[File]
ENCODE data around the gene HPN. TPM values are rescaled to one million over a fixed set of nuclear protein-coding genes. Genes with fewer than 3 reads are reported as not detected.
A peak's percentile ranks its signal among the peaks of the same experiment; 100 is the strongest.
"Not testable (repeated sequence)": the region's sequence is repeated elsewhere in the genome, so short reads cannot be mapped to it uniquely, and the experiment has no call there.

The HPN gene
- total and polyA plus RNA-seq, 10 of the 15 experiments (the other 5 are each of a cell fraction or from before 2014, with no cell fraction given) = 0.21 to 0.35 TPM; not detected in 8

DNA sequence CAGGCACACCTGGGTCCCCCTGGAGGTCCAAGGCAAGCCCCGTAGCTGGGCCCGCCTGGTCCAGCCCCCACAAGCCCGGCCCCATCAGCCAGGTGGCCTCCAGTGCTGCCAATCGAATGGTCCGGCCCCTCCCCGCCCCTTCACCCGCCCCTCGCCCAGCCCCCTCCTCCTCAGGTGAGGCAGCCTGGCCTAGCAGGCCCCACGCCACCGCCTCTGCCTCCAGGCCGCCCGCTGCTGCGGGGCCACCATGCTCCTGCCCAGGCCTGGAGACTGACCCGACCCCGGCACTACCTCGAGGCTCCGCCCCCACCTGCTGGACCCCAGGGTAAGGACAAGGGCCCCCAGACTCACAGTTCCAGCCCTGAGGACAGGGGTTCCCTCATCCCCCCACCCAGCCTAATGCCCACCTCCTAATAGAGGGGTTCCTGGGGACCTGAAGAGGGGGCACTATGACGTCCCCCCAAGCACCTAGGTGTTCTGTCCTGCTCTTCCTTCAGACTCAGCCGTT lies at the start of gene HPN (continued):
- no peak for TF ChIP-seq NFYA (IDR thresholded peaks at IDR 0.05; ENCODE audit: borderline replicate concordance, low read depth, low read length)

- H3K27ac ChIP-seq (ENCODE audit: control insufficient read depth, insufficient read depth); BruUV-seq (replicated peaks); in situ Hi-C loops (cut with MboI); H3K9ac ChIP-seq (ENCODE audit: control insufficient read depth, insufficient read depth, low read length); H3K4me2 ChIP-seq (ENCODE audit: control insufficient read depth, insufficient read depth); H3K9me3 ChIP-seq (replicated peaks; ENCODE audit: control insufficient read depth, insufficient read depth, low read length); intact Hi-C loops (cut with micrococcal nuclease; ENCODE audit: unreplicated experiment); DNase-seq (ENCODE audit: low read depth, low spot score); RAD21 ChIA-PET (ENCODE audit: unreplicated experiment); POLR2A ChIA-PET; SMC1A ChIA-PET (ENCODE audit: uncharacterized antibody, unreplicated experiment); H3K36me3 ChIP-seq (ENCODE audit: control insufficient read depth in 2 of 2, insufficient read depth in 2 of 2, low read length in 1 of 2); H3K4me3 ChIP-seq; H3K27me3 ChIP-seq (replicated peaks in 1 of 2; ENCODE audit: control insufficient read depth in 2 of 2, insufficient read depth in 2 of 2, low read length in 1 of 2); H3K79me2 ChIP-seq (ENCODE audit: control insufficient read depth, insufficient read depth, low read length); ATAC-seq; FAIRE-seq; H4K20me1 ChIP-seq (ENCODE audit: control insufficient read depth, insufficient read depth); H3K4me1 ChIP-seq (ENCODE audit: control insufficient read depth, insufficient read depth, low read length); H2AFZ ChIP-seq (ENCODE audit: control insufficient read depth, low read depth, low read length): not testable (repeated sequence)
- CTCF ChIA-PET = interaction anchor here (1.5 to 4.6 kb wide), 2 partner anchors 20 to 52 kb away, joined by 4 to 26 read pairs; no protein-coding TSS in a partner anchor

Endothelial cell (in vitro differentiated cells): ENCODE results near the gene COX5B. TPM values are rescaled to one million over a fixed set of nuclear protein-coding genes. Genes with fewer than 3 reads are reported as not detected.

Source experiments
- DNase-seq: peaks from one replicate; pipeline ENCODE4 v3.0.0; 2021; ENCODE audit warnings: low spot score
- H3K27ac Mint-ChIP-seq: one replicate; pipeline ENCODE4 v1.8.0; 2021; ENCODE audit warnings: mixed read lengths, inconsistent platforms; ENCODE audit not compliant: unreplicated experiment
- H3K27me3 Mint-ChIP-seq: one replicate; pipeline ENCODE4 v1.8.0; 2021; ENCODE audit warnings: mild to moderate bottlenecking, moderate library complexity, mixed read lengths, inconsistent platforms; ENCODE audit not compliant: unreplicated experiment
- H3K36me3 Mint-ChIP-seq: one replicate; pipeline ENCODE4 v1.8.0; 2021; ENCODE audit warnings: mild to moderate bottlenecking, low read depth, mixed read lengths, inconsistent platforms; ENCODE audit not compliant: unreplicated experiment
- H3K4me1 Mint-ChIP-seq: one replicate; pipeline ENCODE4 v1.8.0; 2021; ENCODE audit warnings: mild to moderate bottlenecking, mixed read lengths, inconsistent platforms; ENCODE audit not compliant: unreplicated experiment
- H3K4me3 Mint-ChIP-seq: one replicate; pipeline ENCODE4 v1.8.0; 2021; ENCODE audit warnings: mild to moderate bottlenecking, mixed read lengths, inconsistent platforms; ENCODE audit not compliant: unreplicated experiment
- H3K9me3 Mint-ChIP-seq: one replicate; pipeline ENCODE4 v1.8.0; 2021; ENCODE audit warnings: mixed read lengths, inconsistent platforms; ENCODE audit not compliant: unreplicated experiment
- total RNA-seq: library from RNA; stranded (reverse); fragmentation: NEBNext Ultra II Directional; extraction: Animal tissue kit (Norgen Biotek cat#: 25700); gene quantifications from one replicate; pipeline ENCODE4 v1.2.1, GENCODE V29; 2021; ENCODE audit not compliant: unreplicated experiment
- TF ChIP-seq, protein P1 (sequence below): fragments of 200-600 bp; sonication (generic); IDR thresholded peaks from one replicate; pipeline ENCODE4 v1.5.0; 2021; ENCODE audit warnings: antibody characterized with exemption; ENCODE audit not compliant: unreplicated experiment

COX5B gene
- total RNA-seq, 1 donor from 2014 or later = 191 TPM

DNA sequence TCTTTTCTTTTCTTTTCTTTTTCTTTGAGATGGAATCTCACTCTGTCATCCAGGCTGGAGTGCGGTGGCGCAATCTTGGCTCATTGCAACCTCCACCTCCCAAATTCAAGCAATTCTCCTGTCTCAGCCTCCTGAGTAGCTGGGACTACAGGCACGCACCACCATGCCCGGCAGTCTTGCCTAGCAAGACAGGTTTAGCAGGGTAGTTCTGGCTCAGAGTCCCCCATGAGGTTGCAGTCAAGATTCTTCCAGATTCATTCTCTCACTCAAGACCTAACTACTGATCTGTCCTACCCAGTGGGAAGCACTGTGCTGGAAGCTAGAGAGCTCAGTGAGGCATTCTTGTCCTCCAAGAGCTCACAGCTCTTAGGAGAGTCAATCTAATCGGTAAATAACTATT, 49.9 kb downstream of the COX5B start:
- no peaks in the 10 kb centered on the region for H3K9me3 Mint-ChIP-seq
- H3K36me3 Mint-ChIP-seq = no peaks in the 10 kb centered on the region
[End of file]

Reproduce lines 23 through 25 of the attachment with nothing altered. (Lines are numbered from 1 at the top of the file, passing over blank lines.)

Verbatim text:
DNA sequence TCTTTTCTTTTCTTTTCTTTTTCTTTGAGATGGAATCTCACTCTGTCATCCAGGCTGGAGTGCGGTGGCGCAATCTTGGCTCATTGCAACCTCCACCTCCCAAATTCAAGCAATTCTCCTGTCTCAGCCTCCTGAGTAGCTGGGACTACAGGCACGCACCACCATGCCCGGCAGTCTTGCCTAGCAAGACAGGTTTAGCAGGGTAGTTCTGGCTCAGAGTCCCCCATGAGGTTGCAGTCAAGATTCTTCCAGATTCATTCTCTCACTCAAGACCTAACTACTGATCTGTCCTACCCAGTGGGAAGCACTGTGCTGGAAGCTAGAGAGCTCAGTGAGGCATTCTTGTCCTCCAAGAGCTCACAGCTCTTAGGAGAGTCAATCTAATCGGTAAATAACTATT, 49.9 kb downstream of the COX5B start:
- no peaks in the 10 kb centered on the region for H3K9me3 Mint-ChIP-seq
- H3K36me3 Mint-ChIP-seq = no peaks in the 10 kb centered on the region